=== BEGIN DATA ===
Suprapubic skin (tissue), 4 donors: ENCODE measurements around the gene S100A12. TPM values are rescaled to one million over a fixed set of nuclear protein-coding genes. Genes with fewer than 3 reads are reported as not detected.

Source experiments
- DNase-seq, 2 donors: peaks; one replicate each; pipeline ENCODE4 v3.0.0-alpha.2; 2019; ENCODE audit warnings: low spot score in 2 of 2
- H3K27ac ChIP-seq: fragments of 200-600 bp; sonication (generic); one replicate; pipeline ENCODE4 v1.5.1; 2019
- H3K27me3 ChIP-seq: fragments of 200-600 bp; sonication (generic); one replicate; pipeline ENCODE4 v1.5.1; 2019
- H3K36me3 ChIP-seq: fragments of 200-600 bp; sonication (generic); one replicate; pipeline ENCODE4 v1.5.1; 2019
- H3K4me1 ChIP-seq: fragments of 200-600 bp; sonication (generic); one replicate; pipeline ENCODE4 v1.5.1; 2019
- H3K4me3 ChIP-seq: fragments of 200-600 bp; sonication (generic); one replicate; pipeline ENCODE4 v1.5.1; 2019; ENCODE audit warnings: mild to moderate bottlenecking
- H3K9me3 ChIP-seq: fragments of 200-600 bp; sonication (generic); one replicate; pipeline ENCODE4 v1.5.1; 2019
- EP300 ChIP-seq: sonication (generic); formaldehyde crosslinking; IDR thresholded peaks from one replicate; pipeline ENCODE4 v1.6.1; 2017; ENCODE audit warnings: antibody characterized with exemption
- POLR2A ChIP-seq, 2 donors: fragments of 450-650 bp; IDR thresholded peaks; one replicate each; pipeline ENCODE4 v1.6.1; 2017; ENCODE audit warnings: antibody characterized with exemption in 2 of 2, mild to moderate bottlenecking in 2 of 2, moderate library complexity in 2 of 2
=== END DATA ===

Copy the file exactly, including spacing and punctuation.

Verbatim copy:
Suprapubic skin (tissue), 4 donors: ENCODE measurements around the gene S100A12. TPM values are rescaled to one million over a fixed set of nuclear protein-coding genes. Genes with fewer than 3 reads are reported as not detected.

Source experiments
- DNase-seq, 2 donors: peaks; one replicate each; pipeline ENCODE4 v3.0.0-alpha.2; 2019; ENCODE audit warnings: low spot score in 2 of 2
- H3K27ac ChIP-seq: fragments of 200-600 bp; sonication (generic); one replicate; pipeline ENCODE4 v1.5.1; 2019
- H3K27me3 ChIP-seq: fragments of 200-600 bp; sonication (generic); one replicate; pipeline ENCODE4 v1.5.1; 2019
- H3K36me3 ChIP-seq: fragments of 200-600 bp; sonication (generic); one replicate; pipeline ENCODE4 v1.5.1; 2019
- H3K4me1 ChIP-seq: fragments of 200-600 bp; sonication (generic); one replicate; pipeline ENCODE4 v1.5.1; 2019
- H3K4me3 ChIP-seq: fragments of 200-600 bp; sonication (generic); one replicate; pipeline ENCODE4 v1.5.1; 2019; ENCODE audit warnings: mild to moderate bottlenecking
- H3K9me3 ChIP-seq: fragments of 200-600 bp; sonication (generic); one replicate; pipeline ENCODE4 v1.5.1; 2019
- EP300 ChIP-seq: sonication (generic); formaldehyde crosslinking; IDR thresholded peaks from one replicate; pipeline ENCODE4 v1.6.1; 2017; ENCODE audit warnings: antibody characterized with exemption
- POLR2A ChIP-seq, 2 donors: fragments of 450-650 bp; IDR thresholded peaks; one replicate each; pipeline ENCODE4 v1.6.1; 2017; ENCODE audit warnings: antibody characterized with exemption in 2 of 2, mild to moderate bottlenecking in 2 of 2, moderate library complexity in 2 of 2